Democrats whine: Boehner broke with protocol by inviting Netanyahu without telling Obama first

Credit where it’s due: Not in the darkest corners of my partisan heart did I think liberals would have the balls to complain about Congress stepping on executive prerogatives after the years-long dump Obama’s been taking on separation of powers. You would think, after he unilaterally suspended the employer mandate in ObamaCare, ordered not one but two enormous amnesties for illegals, and, oh yeah, launched multiple wars without seeking Congress’s authorization, that Democrats would tolerate or even expect that Boehner might not be a stickler about observing traditional courtesies between the branches. Turns out they’re quite surprised by his affront. Via Breitbart, watch below as Jen Psaki calls it an “episode of the bizarre.” Obama’s handing out work permits to people who are here illegally under U.S. law and Boehner’s invite is “bizarre”?

Am I awake?

He didn’t consult with the White House before extending the invitation, and administration officials are not happy. Press secretary Josh Earnest said Wednesday afternoon that Boehner’s invitation is a breach of normal diplomatic protocol. Typically, a nation’s leader would contact the White House before planning a visit to the United States, he said. The White House heard about the invite from Boehner’s office, not from the Israelis. 

According to pool reports, Earnest called the invite “interesting,” and when asked if the White House was annoyed because Boehner did not reach out first, he said, “No.”…

However, this isn’t the first time a House speaker has reached out to a world leader despite a White House request to stay back. In April 2007, then-Speaker Nancy Pelosi traveled to Syria to meet with President Bashar al-Assad despite the Bush administration’s objections. Pelosi wanted to start a dialogue with Syria, as diplomatic relations had broken down in the 1990s; President George W. Bush rejected such negotiation, saying, “Sending delegations doesn’t work.”

Speaking of Pelosi, she’s mad at Boehner today too — not for breaking with White House protocol but for breaking with protocol within Congress.

“When I was — also when I was minority leader and became one of the four leaders, it was clear always that if we wanted — if we had a suggestion about a head of state to come, that it was something that had to — you passed around the four top leaders,” Pelosi told reporters at a press conference today…

Pelosi said Boehner has “awesome power” in his position as speaker, but “that power is not to be squandered.”

It’s hubris to say, you know, ‘I rule; I’ll decide.’ And without any sensitivity to the fact that an [Israeli] election is taking two weeks — and within two weeks, the invitation I get is for the 3rd of March and the election is the — what? — the 17th, something like that. And also the fact that what is the purpose of it. Is the purpose to come and talk about sanctions? To talk about a policy in opposition to the policy that our president has just put forth in his State of the Union address and that has been in operation for many months?”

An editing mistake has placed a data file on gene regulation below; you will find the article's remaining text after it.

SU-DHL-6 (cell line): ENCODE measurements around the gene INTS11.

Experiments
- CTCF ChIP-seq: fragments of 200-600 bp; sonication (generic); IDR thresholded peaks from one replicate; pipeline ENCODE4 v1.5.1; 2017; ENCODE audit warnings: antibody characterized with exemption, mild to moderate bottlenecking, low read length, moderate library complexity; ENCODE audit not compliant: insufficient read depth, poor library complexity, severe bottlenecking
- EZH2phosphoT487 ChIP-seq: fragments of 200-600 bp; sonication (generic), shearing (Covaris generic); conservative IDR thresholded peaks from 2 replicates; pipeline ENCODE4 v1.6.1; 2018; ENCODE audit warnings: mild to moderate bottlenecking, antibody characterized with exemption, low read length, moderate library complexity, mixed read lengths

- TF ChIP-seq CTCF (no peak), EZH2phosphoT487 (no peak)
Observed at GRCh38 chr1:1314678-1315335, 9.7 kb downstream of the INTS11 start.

Yeah, again, it’s awfully late in the day to be complaining about hubris and comity inside Congress. The only reason Obama gets away with his far more hubristic encroachments on legislative power is because congressional Democrats are happy to back him up. For Pelosi’s caucus, partisan interests trump constitutional and institutional ones. Boehner deciding not to run an invite past her before announcing it is the mildest possible rebuke to that sort of betrayal. And that’s just the House: You know all about how Harry Reid locked Republicans out of the amendment process in the Senate, then turned around and blew up their filibuster for presidential appointees. There is no “protocol” after partisan aggression like that. I’m amazed Pelosi could suggest there is with a straight face.

Let’s hope the Netanyahu invitation is just the first of many, then. One minor but symbolic way that Boehner can strike back at Obama’s executive overreach is to invite various western leaders to speak whose own policies align more with Congress’s than the White House’s. First invitee, obviously, should be Stephen Harper to discuss the benefits of building the Keystone pipeline. Next invite goes to French prime minister Manuel Valls, who declared war on an enemy that our own leaders are now afraid to name. Third invite could go to Iraqi prime minister Haider al-Abadi, who’ll have an interesting view, I’ll bet, on whether Obama was right in the SOTU that we’re making gains against ISIS in Syria. If Boehner can’t stop Obama from blowing up separation of powers, he could at least invite foreign dignitaries to reality-check him.

Oh, incidentally, Obama’s refusing to meet with Netanyahu during his visit, ostensibly for the same reason Pelosi gave, i.e. that a presidential audience so soon before Israel’s elections might affect the outcome. Laying aside the fact that, as Noah says, being shunned by O is far more likely to help Netanyahu back home than doing a photo op with him would be, where did they get the idea that we don’t meddle in Israel’s elections? We do it all the time.

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